Santa Monica Downtown Community Plan - 2017



With the future of downtown Santa Monica’s skyline up for debate, development groups, architects and business advocates are pushing for more height and greater density in the Downtown Community Plan (DCP). The City document will dictate development standards, fees and affordable housing requirements for the next two decades.

The plan aims to create a predictable process for new projects to encourage more housing between Interstate 10 and Wilshire Boulevard. The City claims the plan will bring thousands of new apartment units to the downtown area over the next twenty years in an effort to curb the region’s housing crisis.

The plan allows buildings up to 84 feet (approximately seven stories) near the Expo Line but limits much of downtown’s other areas to 60 feet (four or five stories).   Current zoning allows buildings up to 84 feet throughout the area.

The Planning Commission will vote on the plan at the end of the month before it heads to the City Council for more debate this summer.

Commissioner Richard McKinnon recently praised the plan for hitting the “sweet spot” between slow-growth activists’ desires and developers’ interests.

“If you’re looking for a very careful, common-sense approach that will give us the horizontal city that we’re looking for and enough substance for people to build, these heights and these (floor area ratios) give it to us,” McKinnon said.

The Chamber of Commerce disagrees. In a letter to the commissioners, the Chamber criticized new height limits throughout the downtown, saying they “appease the most extreme anti-development voices in Santa Monica.”

“The current draft DCP is a housing plan in name only and we believe that if the draft DCP is adopted as is, you will not even get the meager 2,500 unit estimate that staff is proposing,” Carl Lisberger, an attorney with Harding, Larmore, Kutcher and Kozal said at a recent public meeting.

The Chamber argues limiting height and density while increasing fees and affordable housing requirements may actually discourage developers from investing the resources in mixed-use developments.

“Nothing chills the notion of doing a mixed-use development and redeveloping a site than having to negotiate … a development agreement,” Dave Rand, a land use attorney with Armbruster, Goldsmith and Delvac.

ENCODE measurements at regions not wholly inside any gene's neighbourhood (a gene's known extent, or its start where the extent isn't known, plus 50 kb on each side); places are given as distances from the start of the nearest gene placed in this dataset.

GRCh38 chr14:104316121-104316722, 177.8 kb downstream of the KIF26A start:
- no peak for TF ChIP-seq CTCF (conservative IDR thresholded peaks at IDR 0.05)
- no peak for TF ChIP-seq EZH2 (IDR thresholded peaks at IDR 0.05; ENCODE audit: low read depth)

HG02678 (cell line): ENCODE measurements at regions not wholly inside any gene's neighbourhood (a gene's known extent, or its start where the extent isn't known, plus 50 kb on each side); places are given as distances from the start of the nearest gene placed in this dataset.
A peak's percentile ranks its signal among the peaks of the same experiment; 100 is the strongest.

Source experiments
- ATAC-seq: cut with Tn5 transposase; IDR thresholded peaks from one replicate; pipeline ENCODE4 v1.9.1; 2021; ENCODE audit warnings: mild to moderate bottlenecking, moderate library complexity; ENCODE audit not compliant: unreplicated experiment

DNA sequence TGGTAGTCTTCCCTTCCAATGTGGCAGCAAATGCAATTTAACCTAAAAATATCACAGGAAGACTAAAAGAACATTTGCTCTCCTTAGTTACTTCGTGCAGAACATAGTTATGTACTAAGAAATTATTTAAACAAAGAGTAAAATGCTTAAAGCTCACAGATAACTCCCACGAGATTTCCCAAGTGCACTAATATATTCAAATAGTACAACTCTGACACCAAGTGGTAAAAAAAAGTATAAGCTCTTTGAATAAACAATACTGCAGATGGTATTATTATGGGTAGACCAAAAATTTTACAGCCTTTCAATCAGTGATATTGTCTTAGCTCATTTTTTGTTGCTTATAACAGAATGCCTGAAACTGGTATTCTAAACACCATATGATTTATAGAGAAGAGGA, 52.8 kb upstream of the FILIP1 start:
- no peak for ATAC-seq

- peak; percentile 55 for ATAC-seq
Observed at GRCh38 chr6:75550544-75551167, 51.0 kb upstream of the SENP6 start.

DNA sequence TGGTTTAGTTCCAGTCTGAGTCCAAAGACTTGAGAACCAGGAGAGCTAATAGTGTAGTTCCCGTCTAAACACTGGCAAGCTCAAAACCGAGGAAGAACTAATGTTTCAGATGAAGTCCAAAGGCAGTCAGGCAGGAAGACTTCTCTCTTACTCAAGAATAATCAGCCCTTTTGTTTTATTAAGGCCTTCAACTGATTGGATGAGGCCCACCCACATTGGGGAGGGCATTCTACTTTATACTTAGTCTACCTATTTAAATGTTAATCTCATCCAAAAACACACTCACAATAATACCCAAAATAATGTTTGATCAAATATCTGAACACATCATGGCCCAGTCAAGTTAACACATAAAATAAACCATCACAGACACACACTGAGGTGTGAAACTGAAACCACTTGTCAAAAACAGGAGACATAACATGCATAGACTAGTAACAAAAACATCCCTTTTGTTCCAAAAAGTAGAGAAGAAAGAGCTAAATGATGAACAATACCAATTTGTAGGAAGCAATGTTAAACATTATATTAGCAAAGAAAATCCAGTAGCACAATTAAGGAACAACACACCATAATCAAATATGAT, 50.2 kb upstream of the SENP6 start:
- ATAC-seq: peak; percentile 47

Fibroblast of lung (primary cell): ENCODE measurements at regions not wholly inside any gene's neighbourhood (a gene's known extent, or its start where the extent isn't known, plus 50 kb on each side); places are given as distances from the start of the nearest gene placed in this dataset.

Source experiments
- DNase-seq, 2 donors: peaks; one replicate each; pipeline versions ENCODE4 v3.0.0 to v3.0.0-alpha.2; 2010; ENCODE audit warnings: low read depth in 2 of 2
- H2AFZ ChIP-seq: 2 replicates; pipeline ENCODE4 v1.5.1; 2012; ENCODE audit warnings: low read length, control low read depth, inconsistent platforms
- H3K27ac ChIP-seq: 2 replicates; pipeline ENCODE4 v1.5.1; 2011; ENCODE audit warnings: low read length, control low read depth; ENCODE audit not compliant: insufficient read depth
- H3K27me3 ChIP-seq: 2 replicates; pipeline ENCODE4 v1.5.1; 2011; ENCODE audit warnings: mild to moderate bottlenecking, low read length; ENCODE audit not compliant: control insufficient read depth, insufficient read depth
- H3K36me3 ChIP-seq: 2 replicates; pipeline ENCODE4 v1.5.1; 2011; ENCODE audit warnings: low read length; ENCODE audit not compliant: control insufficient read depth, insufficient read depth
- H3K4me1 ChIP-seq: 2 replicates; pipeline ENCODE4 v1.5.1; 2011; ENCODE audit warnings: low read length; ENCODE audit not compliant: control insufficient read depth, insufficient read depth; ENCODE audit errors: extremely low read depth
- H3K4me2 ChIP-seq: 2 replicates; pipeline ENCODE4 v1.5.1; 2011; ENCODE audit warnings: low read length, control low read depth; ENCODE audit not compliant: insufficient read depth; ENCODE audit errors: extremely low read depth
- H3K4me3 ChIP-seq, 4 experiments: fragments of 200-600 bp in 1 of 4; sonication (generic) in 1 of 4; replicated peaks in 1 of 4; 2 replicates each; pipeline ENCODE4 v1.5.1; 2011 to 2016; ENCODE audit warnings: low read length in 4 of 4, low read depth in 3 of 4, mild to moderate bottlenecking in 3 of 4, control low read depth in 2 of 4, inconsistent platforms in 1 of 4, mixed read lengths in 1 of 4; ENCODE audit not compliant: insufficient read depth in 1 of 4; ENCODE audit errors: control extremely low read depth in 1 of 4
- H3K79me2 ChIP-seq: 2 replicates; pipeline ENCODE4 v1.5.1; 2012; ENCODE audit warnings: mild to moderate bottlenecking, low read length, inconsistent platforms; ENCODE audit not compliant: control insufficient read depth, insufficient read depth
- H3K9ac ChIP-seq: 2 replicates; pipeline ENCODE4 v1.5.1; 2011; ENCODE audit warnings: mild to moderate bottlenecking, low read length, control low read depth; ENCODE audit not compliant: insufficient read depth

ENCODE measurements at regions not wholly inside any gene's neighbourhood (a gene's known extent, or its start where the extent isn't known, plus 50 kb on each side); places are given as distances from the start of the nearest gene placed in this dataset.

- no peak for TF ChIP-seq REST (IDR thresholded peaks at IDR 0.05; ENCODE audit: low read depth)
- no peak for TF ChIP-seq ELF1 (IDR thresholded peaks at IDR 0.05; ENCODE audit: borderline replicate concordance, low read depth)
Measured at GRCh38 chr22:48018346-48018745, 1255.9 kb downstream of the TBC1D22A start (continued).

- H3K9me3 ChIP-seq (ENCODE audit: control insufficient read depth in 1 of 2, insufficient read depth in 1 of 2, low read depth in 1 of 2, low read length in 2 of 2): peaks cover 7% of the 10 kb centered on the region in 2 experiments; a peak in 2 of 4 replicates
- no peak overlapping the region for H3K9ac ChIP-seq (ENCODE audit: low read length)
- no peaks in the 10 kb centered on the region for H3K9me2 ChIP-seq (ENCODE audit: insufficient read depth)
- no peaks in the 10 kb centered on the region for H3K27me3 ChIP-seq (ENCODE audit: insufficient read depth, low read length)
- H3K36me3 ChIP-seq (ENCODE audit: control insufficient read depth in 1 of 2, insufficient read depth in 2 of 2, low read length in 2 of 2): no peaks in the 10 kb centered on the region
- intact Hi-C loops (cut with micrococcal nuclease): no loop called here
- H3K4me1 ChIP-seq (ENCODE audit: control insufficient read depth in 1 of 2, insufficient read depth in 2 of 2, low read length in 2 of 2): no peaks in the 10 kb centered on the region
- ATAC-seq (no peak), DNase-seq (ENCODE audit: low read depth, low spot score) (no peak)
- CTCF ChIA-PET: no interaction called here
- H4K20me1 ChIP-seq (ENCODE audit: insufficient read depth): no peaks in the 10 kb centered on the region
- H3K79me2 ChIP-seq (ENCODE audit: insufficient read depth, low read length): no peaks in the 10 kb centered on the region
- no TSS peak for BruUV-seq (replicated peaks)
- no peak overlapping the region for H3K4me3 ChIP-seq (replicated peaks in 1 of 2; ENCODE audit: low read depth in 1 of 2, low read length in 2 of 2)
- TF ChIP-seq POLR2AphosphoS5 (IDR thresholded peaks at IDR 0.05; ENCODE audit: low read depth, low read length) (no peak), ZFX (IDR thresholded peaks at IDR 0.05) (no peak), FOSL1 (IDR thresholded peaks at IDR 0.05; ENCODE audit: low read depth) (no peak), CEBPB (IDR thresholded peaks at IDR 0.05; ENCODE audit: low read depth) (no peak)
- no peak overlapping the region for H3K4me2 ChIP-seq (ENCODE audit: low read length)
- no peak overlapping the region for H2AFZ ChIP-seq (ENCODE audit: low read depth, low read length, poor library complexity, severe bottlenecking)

The city’s largest affordable housing provider, Community Corporation, also told the Commission the plan should do more to incentivize housing.

“In general, we would like to see a more aggressive housing strategy in the DCP given the severity of the affordable housing crisis,” Community Corp’s executive director Tara Barauskas said.

The plan was developed and released in the wake of Measure LV, a voter-written initiative intended to stop development in Santa Monica by requiring a vote on all projects above two stories. The initiative was defeated, and it’s main proponents have not yet spoken out during the lengthy public comment portions of the Planning Commission’s deliberations. In April, the initiative’s author, Armen Melkonians, told the Daily Press he was happy with the document.

Commissioner Mario Fonda-Bonardi said the height restrictions will prevent a “race to the sky” while still allowing more people to move to Santa Monica. Fonda-Bonardi noted the added the growing population will make the City’s goals of achieving carbon and water neutrality more difficult.

“This is not a sustainable plan, this is a plan heading toward trying to make as much housing as possible, which is a laudable goal,” Fonda-Bonardi said.

The next DCP discussion will be held at 6 p.m. on May 17 in City Hall, 1685 Main St.